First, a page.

Why You Should Use A Cashier's Check (not A Money Order) For Amounts Over $1,000

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A payee may choose to receive payments via a check, a money order or a promissory note. Accepting a personal check, in lieu of payment, is not prudent, since a personal check is drawn on a depository institution by an individual against his/her own funds that may not be sufficient to cover the amount due to the payee. This is because the payor's account does not get debited for several business days after the check is issued. Hence, people may float checks that may bounce and one may not receive the amount that is due.


A cashier's check or a money order is the preferred mode of receiving payments prior to shipping goods since these guarantee the payee of good funds. The following write-up on money order vs cashiers check examines the similarities and the differences between money order and cashiers check.


Understanding Money Orders and Cashier's Checks

A money order is a financial instrument that can be issued by a bank, a post office, a grocery store or even a convenience store. In the US, Western Union and the United States Postal Service (USPS) are the two major issuers of money orders. A cashier's check is drawn by a bank on it's own funds. It is signed by a cashier or by a bank officer.


A money order is prepaid since it is issued by one of the aforementioned entities for the amount that is paid up-front. Hence, the payee is assured of receiving the money. A cashier's check is also secured since a bank assumes the responsibility of crediting the payee after debiting the payor's account. The latter's account is debited the instant the check is issued. In other words, the payor cannot get a cashier's check if there is a dearth of available funds in the account. Hence, both cashier's checks and money orders guarantee the payee of receiving a payment.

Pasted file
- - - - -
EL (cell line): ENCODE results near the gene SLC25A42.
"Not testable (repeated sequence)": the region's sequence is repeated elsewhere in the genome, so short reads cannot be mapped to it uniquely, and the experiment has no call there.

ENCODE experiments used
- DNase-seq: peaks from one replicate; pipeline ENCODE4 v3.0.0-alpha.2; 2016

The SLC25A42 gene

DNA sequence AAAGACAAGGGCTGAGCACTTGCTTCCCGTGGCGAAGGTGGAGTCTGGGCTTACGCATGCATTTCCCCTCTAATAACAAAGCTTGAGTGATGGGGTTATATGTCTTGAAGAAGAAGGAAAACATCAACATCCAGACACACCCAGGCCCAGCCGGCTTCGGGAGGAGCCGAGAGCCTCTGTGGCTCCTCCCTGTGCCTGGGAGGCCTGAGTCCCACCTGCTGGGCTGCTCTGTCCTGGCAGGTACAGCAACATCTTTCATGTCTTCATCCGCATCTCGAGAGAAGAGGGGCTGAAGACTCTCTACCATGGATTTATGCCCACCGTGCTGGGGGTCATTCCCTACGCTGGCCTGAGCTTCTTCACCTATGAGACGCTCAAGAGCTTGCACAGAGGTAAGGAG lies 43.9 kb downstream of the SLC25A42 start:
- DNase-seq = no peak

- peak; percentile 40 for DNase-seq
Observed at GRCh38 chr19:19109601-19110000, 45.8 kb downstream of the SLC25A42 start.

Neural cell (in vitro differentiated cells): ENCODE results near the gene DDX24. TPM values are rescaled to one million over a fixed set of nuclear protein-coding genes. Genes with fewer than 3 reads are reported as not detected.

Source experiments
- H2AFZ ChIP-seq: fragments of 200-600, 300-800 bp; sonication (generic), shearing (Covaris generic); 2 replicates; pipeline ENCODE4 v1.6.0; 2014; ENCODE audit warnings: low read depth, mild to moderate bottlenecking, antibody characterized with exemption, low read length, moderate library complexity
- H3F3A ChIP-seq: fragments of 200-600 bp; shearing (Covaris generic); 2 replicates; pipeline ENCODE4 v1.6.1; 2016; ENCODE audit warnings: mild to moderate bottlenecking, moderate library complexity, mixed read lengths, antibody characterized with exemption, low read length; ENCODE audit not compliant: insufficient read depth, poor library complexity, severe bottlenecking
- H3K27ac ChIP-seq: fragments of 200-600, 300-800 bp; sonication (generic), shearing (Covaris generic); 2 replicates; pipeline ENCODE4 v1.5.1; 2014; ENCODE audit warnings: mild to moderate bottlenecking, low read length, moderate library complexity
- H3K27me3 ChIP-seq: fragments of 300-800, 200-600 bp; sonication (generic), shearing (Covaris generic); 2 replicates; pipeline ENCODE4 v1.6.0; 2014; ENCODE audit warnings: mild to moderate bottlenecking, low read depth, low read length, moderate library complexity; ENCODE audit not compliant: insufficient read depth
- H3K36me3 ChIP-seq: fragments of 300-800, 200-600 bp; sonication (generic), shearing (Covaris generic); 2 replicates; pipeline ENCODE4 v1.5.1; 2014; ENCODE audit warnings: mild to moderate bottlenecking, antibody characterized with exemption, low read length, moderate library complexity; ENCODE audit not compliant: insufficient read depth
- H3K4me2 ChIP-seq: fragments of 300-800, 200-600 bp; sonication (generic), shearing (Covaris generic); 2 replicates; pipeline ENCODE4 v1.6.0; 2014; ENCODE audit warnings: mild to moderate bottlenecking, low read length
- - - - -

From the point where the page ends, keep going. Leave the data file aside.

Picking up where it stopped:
In addition to the actual amount of cashier's check or money order, the payor is required to pay a fee to the issuer. However, a cashier's check entails payment of a greater fee as against a money order that can be obtained for a much smaller fee.


A person who does not have a checking account or a savings account cannot write checks. Hence, such people rely on money orders for making the desired payment.


The payee can verify the authenticity of a money order or a cashier's check without much difficulty by contacting the issuer. One can easily contact the bank and verify the check number and the confirm the amount of the cashier's check. Money order issuers like USPS have provided tips on their website for verifying the authenticity of a money order.


Although money orders seem to work as well as cashier's checks, they are not recognized as guaranteed funds under Reg CC that deals with the availability of funds and collection of checks. Still, they are preferred to personal checks.


Money orders are suitable for amounts not exceeding $1000. For money order purchases of $3,000 or more, in a single day, a current government-issued or state-issued picture identification is required. International money orders worth $700 or less can be easily dispatched without much ado. A cashier's check is always better when one needs to pay/receive a large amount of money. For more on money orders, one may refer to the article 'what is a money order'.


Hopefully, the above article would have clearly illustrated the difference between money order vs cashiers checks. Buyers and sellers can always explore escrow services since these assure the buyer of receiving goods before the seller is paid while protecting the latter from credit card and payment fraud.

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